Prof. Vybarr Cregan-Reid

Vybarr Cregan-Reid is a critically-acclaimed author, academic, speaker and broadcaster who has written widely on the subjects of literature, health, nature and the environment. He has published several books, and as well as numerous appearances on radio throughout the world, he has also made series with the BBC, appeared on the BBC TV, ITV and Sky, and his work has been translated into over a dozen languages. He teaches at the University of Kent in the School of English and at their Medical School.

His most recent book, Primate Change: How the World We Made is Remaking Us, looks at how modern life is changing our bodies: everything from our fingertips to our eyesight; the size of our feet to the shape of our faces. 



Primate Change: How the world We Made is Remaking Us


Primate Change beautifully unscrambles the complex architecture of our modern human bodies, built over millions of years but changed by what we have done to the places we live, the places we have made.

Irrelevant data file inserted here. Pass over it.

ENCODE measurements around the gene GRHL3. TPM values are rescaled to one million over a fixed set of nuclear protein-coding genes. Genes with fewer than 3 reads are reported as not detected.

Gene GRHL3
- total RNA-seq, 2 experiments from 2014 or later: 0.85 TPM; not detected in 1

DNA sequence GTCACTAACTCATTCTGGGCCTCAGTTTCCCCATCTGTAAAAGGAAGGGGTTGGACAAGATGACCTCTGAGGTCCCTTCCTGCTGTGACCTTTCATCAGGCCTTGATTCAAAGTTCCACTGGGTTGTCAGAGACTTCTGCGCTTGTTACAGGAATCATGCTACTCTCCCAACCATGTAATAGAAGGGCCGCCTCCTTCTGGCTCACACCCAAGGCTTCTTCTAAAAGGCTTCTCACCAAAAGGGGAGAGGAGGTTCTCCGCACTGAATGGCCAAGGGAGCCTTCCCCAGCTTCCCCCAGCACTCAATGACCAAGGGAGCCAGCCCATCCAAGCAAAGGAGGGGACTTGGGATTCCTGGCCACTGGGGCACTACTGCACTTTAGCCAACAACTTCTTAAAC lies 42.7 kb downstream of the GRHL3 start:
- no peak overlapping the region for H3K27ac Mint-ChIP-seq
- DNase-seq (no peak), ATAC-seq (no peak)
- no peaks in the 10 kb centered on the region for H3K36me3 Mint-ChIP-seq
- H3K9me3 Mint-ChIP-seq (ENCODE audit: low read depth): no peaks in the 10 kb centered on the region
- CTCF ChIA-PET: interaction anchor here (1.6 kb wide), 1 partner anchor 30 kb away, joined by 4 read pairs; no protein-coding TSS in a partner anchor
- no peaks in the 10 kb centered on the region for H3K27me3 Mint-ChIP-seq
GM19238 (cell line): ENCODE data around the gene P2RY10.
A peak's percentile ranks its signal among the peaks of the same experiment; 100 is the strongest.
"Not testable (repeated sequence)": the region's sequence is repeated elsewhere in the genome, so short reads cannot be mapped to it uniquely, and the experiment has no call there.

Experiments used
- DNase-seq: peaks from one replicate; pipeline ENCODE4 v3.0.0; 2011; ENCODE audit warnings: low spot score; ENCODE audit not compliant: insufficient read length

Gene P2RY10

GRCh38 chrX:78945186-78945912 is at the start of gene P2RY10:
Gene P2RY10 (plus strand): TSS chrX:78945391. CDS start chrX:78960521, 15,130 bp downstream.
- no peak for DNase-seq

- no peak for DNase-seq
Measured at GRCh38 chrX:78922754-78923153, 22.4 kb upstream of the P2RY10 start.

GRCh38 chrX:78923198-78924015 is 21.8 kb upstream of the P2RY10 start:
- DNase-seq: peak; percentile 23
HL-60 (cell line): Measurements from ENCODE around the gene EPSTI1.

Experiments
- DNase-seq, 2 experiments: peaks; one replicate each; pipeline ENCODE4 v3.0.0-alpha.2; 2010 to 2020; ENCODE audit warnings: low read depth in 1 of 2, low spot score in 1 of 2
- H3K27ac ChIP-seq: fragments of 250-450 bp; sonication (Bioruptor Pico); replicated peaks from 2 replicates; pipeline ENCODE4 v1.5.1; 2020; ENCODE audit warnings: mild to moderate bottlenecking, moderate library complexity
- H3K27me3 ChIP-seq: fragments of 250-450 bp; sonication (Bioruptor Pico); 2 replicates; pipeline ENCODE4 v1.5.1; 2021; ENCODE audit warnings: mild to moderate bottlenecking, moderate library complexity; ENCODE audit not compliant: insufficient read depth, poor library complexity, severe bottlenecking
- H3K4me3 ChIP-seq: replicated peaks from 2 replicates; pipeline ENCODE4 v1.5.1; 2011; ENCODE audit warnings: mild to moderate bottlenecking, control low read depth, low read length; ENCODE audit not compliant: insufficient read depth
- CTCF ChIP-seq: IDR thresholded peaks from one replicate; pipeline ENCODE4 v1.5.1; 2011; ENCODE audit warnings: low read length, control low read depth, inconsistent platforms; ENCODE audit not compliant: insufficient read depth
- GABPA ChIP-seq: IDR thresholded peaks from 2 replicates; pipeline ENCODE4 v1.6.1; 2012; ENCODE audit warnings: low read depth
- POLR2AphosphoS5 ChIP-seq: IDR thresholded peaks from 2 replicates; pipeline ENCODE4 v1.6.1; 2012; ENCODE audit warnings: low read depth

‘A work of remarkable scope’ – The Guardian
Best science books of 2018 – The FT

Primate Change has been adapted into two radio series for the BBC WORLD SERVICE. Series 2 aired, 26th Feb, 2020.

More info here 

…and a ted talk


 Vybarr delivered a TEDx talk in Royal Tunbridge Wells on 1st February 2020 at the Assembly Hall Theatre to an audience of about a thousand. It is available ➡️, and on YouTube. The talk itself was about the subtle ways our habits and ways of life have of changing our facial appearance. Modern life is not just affecting things like our eyesight, but is driving quite substantial structural changes in our skull. This also means that our voices resonate differently, too. Anyway, enjoy!  


Footnotes: how running makes us human

a wide-ranging study of what running and movement mean to the human body. A blend of science, nature-writing, literary criticism and memoir, Footnotes seeks to understand why running is not just a sport, but something much biggerLiberating and inspiring, this book reminds us why feeling the earth beneath our feet is a necessary and healing part of our lives.

Primate Change – audio

narrated by the author and available through Audible.

Footnotes – audio